The Franklin Institute Hawk Nest

Latest Update: The hawk nest is not in use this season. There is no activity in the nest. - April 10, 2014.

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About the Nest

Two Red-tailed Hawks built a nest on a window ledge at The Franklin Institute in Philadelphia. The nest sits just outside a window where a camera has been positioned to create this video stream. The camera looks through the glass window pane which is 24 inches wide (~61 cm). No artificial lighting has been added, so the nest is only visible during daylight hours.

2013 Photo Archive
The 2013 Timeline
Mar 25 - Egg 1
Mar 28 - Egg 2
Mar 31 - Egg 3
May 1 - Chicks 1 & 2
May 4 - Chick 3
June 20 - 1st Fledge
June 23 - Empty Nest
July 3 - F Juvenile Death
July 26 - M Juvenile Death

 

2012 Photo Archive
The 2012 Timeline
Mar 14 - Egg 1
Mar 17 - Egg 2
Mar 20 - Egg 3
Apr 21 - Chicks 1 & 2
Apr 23 - Chick 3
Apr 28 - Tiercel Death
May 7 - T2 Arrives
June 8 - 1st Fledge
June 15 - Empty Nest

 

2011 Photo Archive
The 2011 Timeline
Mar 17 - Egg 1
Mar 20 - Egg 2
Mar 23 - Egg 3
Apr 24 - Chicks 1 & 2
Apr 25 - Chick 3
Jun 12 - 1st Fledge
Jun 17 - Empty Nest

 

2010 Photo Archive
The 2010 Timeline
Mar 13 - Egg 1
Mar 16 - Egg 2
Mar 19 - Egg 3
Apr 20 - Chicks 1 & 2
Apr 21 - Chick 3
Jun 11 - 1st Fledge
Jun 18 - Empty Nest

 

2009 Photo Archive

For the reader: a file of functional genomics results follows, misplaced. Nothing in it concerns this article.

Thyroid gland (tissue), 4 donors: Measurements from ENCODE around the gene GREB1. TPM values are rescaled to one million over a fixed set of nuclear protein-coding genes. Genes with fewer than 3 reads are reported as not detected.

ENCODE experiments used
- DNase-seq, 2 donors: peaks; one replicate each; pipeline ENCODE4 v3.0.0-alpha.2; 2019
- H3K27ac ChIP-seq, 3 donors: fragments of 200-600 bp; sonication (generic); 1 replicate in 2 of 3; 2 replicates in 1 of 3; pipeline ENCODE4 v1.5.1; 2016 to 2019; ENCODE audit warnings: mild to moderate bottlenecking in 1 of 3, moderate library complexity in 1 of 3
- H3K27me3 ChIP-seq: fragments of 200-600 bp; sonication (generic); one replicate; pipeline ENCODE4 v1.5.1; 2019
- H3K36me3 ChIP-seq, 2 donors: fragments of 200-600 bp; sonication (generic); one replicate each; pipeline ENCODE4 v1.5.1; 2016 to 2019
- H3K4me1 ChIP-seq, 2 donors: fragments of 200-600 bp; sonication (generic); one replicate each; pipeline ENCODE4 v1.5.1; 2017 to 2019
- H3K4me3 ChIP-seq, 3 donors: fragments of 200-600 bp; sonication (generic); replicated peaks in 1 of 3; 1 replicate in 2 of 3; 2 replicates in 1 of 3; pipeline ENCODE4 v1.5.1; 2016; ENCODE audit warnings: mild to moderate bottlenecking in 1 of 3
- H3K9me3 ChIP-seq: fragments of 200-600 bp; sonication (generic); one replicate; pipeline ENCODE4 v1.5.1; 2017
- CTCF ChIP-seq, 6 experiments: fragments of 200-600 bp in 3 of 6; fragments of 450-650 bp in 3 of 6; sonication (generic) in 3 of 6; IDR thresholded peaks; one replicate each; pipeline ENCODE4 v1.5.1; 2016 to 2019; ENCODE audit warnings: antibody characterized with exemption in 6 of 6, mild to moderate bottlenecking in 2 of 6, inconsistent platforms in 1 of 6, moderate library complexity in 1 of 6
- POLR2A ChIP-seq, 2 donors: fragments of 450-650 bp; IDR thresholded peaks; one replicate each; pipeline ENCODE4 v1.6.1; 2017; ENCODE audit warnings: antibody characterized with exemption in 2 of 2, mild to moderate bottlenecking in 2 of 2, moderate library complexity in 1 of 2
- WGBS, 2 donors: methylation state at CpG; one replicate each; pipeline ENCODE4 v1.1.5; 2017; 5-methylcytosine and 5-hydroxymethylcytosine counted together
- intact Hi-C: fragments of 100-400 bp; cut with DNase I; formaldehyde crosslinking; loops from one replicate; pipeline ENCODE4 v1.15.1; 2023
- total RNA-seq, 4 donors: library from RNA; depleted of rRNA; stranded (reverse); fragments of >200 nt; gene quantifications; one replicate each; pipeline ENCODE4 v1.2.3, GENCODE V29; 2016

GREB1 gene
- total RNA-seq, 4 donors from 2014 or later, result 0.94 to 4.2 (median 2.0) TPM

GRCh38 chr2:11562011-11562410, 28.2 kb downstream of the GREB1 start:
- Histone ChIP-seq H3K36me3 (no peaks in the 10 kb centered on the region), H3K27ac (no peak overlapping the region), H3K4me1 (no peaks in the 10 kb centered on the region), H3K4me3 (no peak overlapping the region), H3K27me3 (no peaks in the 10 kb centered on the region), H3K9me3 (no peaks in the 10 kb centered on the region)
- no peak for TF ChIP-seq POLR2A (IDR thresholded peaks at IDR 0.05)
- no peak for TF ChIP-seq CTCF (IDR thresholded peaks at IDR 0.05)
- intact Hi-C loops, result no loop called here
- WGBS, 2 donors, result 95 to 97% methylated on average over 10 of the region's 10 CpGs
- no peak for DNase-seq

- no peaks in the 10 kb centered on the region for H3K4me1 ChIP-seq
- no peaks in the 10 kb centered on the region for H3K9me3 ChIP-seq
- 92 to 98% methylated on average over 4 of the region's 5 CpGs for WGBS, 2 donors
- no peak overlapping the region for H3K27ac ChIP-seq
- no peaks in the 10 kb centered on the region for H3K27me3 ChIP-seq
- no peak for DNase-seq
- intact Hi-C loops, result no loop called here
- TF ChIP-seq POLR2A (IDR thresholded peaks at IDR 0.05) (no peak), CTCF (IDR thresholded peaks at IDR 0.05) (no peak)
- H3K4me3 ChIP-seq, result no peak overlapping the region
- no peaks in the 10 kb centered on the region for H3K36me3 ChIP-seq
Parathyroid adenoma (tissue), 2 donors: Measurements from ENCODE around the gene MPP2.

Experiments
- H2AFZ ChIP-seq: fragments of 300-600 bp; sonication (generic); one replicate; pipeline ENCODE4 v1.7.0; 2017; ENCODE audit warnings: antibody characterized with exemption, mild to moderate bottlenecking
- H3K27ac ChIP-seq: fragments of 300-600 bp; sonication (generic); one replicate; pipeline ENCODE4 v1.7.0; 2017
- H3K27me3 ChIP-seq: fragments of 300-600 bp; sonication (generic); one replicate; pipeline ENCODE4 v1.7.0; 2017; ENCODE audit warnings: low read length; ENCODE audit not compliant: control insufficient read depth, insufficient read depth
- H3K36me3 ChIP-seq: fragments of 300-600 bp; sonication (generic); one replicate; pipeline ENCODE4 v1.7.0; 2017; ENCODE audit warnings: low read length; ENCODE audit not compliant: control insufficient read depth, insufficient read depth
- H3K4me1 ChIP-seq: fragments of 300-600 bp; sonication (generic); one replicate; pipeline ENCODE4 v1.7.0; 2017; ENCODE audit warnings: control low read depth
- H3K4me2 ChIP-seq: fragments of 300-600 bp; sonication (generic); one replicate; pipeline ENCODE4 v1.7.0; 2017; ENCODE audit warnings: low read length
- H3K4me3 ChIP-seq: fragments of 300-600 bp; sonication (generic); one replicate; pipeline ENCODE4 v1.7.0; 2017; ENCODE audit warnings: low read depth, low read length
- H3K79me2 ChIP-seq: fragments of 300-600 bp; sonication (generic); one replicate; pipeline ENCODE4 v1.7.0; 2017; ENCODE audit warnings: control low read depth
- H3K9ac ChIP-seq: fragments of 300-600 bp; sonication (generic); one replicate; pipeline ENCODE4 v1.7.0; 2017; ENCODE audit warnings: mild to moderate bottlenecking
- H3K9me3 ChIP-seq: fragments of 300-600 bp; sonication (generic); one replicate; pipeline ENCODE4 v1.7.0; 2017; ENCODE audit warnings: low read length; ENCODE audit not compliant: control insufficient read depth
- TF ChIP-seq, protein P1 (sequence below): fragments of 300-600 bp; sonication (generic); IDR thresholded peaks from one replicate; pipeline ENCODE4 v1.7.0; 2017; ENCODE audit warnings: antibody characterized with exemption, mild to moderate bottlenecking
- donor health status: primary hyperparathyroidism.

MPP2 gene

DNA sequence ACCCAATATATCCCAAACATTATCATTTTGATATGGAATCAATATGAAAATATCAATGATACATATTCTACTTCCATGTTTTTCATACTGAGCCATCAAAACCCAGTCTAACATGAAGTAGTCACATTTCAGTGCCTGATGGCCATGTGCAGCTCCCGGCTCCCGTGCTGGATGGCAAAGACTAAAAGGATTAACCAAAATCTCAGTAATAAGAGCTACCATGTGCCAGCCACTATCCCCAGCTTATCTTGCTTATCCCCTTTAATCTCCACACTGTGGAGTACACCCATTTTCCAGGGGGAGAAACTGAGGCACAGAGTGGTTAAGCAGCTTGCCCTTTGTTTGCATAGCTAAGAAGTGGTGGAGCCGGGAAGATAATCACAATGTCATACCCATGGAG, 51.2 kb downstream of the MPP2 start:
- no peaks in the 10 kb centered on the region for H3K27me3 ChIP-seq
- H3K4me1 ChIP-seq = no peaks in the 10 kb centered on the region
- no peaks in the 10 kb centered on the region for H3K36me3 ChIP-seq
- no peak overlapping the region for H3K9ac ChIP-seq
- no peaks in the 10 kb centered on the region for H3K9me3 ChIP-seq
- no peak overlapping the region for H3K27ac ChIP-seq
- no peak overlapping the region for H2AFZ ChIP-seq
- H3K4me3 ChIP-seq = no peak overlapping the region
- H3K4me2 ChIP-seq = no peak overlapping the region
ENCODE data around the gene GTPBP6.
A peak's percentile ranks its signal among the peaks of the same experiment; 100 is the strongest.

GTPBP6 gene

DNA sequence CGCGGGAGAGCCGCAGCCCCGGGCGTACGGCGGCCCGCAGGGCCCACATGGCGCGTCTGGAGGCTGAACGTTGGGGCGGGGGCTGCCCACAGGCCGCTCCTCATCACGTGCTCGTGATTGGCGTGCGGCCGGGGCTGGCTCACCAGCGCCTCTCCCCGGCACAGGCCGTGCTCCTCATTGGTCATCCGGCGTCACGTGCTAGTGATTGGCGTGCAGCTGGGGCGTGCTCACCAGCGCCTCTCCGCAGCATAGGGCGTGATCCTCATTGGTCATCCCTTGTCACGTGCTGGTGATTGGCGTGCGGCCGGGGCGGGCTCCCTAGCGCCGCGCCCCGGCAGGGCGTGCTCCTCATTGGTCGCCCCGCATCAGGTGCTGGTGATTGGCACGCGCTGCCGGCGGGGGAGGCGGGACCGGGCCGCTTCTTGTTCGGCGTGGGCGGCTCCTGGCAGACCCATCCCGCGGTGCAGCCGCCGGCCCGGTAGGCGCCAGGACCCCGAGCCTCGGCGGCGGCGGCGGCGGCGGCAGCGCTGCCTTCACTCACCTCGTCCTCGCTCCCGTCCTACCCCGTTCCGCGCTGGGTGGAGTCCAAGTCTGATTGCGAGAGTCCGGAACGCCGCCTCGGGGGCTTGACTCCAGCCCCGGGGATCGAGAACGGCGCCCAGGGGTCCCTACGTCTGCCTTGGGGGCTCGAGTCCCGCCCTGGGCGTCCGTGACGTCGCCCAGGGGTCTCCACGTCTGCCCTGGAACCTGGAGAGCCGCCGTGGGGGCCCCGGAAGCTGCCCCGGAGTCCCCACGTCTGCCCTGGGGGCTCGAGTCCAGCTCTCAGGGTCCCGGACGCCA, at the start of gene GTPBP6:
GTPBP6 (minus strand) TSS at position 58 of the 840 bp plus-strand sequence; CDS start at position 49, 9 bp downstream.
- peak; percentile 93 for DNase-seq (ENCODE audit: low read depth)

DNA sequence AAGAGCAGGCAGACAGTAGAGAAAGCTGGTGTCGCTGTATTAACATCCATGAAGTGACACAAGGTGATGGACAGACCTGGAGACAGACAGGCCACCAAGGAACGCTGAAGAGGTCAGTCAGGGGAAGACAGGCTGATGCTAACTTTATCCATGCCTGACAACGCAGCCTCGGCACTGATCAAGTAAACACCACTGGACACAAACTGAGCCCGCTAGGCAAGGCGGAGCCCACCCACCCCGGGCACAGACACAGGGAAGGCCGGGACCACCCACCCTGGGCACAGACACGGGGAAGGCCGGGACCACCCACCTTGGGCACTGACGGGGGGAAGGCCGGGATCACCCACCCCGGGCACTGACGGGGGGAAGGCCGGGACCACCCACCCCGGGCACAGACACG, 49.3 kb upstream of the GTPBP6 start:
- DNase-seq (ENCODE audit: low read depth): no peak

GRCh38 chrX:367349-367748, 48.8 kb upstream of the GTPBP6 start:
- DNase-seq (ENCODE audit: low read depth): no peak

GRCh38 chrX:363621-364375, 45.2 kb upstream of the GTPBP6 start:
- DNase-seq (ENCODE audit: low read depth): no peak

The 2009 Timeline
Mar 9 - Egg 1
Mar 12 - Egg 2
Mar 15 - Egg 3
Apr 16 - Chicks 1 & 2
Apr 17 - Chick 3
Jun 3 - 1st Fledge
Jun 15 - Empty Nest

About the Hawks

The Red-tailed Hawk (Buteo jamaicensis) is the most common hawk in North America. It is a large bird with a broad, red tail. The female is usually larger than the male. Red-tailed Hawks are monogamous, meaning that a hawk will choose one mate and stay with that mate for life.

Philadelphia provides a suitable year-round habitat for Red-tailed Hawks. They can be found in open areas with elevated perches where they sit and watch for their prey. They are meat-eaters and feed on small to medium-sized mammals and birds. In an urban area such as Philadelphia, that would certainly include rodents, although these particular hawks are most commonly observed to be feeding on pigeons.

The Red-tailed Hawk builds its nest in a tall tree or other elevated perch. The nest is a circular assembly of sticks and twigs, lined with softer pieces. It appears that The Franklin Institute's hawks have used newspaper scraps and feathers to soften their nest. Tree bark and leaves are also known to be used in nesting.

Red-tailed Hawks will lay a clutch of two to four eggs in March or April, depending on climate. (A clutch is the collection of eggs, kind of like a "litter" in other species.) For Philadelphia's latitude, the eggs are likely to be laid in mid-March.

The female lays the eggs one at a time, approximately every other day. The number of eggs is related to the availability of food in the area, as a well-fed female is likely to lay more eggs.


Video narrates the first two years of the hawk story at The Franklin Institute.
CLICK HERE FOR VIDEO



Want to learn more?
"Red-Tailed Hawks"
By Doug Wechsler
ISBN #0823955966

Visit the Visual Resources for Ornithology section at The Academy of Natural Sciences.
Red-tailed Hawk Image Collection
Hawk Nest Image Collection